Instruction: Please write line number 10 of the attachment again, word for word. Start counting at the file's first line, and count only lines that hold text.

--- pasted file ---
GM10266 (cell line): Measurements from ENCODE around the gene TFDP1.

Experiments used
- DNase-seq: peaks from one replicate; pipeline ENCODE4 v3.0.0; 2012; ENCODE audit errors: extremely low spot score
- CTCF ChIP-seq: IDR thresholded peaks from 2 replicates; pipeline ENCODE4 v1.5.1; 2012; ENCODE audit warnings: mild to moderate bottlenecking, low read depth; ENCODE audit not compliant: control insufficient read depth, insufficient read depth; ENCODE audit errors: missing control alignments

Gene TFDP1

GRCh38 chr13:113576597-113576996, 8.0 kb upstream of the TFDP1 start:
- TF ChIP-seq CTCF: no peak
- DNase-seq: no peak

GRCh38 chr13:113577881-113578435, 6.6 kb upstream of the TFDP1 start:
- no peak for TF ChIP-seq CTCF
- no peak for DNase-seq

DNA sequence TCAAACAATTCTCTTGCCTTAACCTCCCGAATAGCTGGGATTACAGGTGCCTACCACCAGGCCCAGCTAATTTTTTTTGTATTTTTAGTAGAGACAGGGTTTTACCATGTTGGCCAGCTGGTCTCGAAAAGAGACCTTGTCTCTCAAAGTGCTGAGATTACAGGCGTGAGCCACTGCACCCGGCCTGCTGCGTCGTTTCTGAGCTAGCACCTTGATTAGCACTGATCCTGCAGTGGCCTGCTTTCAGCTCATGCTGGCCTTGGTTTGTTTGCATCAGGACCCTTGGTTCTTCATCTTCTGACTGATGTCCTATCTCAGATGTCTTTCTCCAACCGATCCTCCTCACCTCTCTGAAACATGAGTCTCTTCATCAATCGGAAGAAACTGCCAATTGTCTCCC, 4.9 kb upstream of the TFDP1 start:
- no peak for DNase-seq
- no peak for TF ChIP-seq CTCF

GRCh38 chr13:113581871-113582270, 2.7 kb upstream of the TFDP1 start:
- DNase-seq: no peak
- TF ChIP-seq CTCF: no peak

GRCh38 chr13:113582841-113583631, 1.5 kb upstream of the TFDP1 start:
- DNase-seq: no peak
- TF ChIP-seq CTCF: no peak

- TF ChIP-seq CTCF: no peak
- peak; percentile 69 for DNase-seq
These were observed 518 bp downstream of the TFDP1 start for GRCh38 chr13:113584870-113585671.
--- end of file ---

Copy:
- no peak for TF ChIP-seq CTCF